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Climatic influences on interannual variability in regional burn severity across western US forests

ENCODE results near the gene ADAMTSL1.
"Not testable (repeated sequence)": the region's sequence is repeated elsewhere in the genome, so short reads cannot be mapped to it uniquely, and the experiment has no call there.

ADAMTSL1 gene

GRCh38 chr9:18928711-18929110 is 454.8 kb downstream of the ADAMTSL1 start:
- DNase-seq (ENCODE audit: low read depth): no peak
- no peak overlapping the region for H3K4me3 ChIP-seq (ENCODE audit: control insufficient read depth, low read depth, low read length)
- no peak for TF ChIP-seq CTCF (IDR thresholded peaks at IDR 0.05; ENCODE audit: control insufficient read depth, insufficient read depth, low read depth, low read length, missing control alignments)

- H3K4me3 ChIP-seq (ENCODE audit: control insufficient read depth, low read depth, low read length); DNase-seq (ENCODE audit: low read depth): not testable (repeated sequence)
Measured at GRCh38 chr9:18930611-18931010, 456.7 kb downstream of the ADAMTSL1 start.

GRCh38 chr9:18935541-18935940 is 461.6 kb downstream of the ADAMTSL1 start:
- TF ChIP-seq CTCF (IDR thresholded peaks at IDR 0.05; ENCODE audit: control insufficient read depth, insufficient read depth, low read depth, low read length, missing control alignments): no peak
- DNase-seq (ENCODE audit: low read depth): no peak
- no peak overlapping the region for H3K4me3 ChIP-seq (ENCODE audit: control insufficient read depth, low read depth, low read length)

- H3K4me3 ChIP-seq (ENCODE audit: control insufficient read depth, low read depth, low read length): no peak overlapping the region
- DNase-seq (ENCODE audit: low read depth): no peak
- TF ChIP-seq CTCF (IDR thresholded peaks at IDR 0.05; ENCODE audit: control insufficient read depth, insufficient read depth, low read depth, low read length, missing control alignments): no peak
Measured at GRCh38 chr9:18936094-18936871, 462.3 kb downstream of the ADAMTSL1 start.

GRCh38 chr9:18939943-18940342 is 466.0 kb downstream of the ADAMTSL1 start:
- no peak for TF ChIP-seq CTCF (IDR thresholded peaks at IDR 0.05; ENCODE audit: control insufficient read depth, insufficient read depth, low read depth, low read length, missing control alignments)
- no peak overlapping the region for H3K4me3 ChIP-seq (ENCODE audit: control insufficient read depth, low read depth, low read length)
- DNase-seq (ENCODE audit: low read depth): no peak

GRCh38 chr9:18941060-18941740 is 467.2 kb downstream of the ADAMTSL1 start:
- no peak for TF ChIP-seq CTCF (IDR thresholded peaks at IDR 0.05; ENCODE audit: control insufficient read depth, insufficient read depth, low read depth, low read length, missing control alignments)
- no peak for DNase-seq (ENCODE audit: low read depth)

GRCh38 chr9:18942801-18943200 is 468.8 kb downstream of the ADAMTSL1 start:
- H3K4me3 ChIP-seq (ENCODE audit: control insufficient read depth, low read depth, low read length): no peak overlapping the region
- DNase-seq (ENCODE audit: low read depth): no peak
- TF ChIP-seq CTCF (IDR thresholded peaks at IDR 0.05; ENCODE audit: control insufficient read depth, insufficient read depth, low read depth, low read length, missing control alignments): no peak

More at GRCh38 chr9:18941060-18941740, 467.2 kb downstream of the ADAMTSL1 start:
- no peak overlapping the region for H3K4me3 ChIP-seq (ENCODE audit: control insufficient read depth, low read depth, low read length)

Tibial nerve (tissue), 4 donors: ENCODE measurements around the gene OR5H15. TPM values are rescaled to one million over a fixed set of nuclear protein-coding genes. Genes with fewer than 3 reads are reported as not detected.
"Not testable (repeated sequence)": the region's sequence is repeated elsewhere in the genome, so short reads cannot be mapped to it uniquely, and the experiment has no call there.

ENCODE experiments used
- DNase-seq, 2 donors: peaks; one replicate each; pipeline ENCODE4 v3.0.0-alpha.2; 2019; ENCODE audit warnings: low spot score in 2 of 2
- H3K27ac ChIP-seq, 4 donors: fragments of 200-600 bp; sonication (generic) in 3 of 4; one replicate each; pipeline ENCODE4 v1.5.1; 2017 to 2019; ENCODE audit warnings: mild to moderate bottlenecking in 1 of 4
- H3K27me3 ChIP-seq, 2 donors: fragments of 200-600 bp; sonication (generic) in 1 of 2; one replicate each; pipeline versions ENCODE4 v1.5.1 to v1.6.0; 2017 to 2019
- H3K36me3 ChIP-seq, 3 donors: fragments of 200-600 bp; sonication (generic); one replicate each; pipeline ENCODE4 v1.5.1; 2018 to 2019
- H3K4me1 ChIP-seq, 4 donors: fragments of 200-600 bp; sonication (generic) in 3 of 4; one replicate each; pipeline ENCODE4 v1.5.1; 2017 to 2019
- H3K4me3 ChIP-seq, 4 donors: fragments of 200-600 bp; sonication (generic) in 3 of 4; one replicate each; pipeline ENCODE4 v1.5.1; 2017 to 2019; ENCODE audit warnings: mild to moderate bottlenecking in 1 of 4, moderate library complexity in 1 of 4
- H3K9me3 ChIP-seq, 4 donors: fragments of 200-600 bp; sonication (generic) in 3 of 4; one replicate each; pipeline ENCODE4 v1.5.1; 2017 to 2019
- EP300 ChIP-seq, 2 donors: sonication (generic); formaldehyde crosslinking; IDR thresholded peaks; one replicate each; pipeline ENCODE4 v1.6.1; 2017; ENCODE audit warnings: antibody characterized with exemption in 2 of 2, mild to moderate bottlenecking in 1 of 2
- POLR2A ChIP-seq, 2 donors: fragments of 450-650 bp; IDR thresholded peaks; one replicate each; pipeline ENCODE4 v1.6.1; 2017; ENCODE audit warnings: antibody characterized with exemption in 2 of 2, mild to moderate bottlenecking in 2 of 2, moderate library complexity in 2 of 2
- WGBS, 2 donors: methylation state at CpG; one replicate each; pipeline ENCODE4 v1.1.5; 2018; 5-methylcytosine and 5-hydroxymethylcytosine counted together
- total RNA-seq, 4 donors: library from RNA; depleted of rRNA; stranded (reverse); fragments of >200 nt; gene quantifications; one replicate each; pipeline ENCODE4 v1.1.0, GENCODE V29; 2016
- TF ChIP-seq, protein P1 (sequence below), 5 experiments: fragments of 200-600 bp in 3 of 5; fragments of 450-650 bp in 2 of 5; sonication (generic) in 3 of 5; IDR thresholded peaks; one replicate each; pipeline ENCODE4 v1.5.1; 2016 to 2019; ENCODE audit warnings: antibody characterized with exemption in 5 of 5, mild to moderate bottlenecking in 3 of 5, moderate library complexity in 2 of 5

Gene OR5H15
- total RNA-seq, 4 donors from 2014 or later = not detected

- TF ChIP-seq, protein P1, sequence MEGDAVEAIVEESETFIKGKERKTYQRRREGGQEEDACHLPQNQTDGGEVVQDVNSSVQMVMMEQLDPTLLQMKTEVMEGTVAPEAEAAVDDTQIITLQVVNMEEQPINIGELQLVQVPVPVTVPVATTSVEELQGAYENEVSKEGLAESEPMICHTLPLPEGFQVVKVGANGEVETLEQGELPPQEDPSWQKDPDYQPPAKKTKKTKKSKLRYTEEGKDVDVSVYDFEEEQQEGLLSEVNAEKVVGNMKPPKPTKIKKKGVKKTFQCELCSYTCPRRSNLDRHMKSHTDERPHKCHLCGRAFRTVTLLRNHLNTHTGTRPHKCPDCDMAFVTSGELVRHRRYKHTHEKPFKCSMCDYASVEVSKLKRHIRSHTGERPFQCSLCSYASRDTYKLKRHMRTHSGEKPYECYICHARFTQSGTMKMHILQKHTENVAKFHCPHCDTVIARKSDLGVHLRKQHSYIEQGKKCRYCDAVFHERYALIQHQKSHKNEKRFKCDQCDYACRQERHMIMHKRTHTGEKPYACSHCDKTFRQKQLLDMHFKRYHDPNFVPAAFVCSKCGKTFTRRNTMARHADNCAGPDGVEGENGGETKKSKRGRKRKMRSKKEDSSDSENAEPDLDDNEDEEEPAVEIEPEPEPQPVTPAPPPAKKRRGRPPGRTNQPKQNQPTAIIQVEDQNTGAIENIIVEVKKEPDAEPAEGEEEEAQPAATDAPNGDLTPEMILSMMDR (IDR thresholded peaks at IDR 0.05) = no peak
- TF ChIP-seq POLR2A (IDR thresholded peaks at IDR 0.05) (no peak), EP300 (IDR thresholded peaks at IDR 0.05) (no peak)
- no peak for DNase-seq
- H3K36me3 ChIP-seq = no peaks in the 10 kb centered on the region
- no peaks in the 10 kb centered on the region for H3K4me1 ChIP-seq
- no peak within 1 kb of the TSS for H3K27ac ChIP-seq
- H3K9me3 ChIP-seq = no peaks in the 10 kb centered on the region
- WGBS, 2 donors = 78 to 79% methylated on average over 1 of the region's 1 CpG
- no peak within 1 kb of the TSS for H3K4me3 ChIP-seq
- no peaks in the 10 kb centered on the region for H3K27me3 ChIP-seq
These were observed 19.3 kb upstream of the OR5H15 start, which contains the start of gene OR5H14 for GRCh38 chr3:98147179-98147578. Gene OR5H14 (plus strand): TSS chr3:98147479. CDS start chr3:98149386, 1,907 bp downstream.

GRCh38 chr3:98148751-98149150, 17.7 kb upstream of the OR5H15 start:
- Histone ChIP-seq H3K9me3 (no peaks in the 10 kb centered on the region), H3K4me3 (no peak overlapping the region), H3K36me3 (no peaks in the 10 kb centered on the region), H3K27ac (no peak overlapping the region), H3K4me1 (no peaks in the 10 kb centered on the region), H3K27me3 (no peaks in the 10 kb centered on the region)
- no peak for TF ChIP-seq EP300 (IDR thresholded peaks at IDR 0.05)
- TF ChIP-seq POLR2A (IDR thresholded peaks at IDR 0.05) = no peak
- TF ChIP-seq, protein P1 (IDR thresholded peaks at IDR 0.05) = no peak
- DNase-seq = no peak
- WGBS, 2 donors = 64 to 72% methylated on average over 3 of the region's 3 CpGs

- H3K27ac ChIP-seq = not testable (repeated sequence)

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Interannual variability in burn severity is assessed across forested ecoregions of the western United States to understand how it is influenced by variations in area burned and climate during 1984-2014. Strong correlations (r>0.6) between annual area burned and climate metrics were found across many of the studied regions. The burn severity of individual fires and fire seasons was weakly, but significantly (P<0.05), correlated with burned area across many regions. Interannual variability in fuel dryness evaluated with fuel aridity metrics demonstrated weak-to-moderate (r >0.4) relationships with regional burn severity, congruent with but weaker than those between climate and area burned for most ecoregions. These results collectively suggest that irrespective of other factors, long-term increases in fuel aridity will lead to increased burn severity in western United States forests for existing vegetation regimes.

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